Hydrogen Peroxide Experiments




Does 3% hydrogen peroxide kill germs?


Answer: My experiments show that hydrogen peroxide either kills germs outright or somehow prevents them from growing on an agar plate. It probably doesn't kill all types of bacteria, and I can't test for viruses. 






Experiment Details


In this experiment, I compared the bacteria killing power of regular 3% hydrogen peroxide (in the brown bottle from the pharmacy section at Walmart), Essential Oxygen Food Grade 3% hydrogen peroxide, and pure white vinegar. This is the basic procedure that I always use to test cleaning products on the countertop. First, I used masking tape to section off squares on my kitchen countertop and labeled them according to what I would be testing. I made sure that my countertop was very clean to start with, of course.






Next I made germy water. To do this I mixed a small scoop of mud from our back yard into purified water. Then I poured the muddy water through a paper towel to filter out the chunks. I was left with very dirty water which contains lots of bacteria. For some experiments, I also scraped bacteria off of an already grown agar plate from a previous experiment and mixed those germs in. This way my "germ water" had lots of bacteria in it.








I put 1mL of germ water onto each square with the exception of the "clean" control square using these 1mL syringes.







I rubbed the germ water around the square with my gloved finger. Then I let the squares dry completely which took 2-3 hours.





Once the squares were dry, I put .5mL of each cleaning product onto its respective square. For this experiment, I used 5 mL of 3% hydrogen peroxide, 5mL of Essential Oxygen 3% hydrogen peroxide, .5mL white vinegar, and .5mL water on the respective squares.





I rubbed the cleaning product around to completely cover the square using a clean gloved finger. I went over the square a few times to make sure that the cleaning product completely covered it. Then I set a timer and let the cleaning product sit on its square for 5 minutes.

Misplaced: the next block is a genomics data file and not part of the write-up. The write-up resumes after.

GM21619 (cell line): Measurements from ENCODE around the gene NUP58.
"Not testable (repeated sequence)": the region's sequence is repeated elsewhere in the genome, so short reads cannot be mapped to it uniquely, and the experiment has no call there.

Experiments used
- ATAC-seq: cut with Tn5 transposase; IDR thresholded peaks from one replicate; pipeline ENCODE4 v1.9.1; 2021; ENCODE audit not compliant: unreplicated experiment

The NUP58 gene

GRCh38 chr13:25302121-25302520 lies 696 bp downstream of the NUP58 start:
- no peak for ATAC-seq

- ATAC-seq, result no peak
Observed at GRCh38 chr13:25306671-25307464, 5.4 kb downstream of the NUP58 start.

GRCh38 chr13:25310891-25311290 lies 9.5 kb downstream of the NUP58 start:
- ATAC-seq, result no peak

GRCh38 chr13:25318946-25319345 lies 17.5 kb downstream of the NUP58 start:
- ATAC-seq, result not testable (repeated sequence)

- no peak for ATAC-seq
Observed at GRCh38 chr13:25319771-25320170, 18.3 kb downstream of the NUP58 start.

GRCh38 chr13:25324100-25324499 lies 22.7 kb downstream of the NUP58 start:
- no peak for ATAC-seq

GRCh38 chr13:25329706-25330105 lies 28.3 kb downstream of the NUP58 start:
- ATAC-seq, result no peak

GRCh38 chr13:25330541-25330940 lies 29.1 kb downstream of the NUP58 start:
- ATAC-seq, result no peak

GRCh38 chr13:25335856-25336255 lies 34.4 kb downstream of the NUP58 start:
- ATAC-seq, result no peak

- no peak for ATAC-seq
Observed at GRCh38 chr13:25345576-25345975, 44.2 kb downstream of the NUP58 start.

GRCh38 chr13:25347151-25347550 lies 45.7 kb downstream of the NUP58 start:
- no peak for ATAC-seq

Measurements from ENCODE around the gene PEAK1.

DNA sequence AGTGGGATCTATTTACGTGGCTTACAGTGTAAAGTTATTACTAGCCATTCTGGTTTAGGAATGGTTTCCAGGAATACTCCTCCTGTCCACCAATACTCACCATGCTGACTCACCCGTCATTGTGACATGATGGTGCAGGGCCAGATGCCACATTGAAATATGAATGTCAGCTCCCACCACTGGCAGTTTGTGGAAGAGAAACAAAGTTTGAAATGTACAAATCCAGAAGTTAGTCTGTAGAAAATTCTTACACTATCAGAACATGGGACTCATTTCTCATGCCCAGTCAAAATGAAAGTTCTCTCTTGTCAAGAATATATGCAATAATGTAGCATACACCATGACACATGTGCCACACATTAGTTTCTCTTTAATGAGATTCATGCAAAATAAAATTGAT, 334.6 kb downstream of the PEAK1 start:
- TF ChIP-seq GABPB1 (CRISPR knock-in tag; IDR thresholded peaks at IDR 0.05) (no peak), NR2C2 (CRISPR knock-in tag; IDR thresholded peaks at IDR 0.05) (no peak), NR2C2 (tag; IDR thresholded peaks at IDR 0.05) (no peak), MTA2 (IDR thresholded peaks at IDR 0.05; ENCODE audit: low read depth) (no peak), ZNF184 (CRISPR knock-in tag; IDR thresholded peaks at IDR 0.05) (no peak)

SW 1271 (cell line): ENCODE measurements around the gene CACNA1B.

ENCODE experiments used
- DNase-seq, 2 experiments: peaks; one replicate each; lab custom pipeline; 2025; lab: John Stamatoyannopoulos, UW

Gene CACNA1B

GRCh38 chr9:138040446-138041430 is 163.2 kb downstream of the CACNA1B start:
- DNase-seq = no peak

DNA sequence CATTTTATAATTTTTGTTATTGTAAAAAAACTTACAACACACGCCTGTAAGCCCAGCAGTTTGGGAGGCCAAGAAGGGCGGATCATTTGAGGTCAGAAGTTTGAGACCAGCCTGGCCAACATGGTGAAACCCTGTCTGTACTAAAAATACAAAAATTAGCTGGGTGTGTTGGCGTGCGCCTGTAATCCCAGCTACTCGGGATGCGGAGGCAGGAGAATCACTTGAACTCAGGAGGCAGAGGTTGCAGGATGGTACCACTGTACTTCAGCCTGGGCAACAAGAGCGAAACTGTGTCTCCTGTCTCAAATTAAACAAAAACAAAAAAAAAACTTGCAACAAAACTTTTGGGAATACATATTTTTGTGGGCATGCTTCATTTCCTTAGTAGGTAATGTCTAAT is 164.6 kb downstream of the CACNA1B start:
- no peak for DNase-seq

After the allotted time, I used a sterile swab to swab the square. Most squares were still wet after 5 minutes. I rubbed all over the square but I did not touch the tape (just in case the tape held onto bacteria and interfered with the experiment).



Then I scribbled all over an agar plate with the swab.



If you want to do these experiments yourself, I used these agar plates available on amazon. They come with the sterile swabs.





The plates were incubated for 24-48 hours in my homemade incubator consisting of a plastic box and a heat lamp. The temperature was about 90 degrees F. Any bacteria present on the plate will grow and multiply. After about 24 hours you can see colonies (or piles) of bacteria on the plates. It is important to remember that viruses do not grow on these plates. Just bacteria and some fungus. Also not all types of bacteria grow on these plates. So, a clean looking plate does not necessarily mean that there were no microorganisms whatsoever were present. It just means that nothing that could grow on the agar plate was present. However, this is still a very valuable information for comparing different cleaning products.







Understanding Agar Plates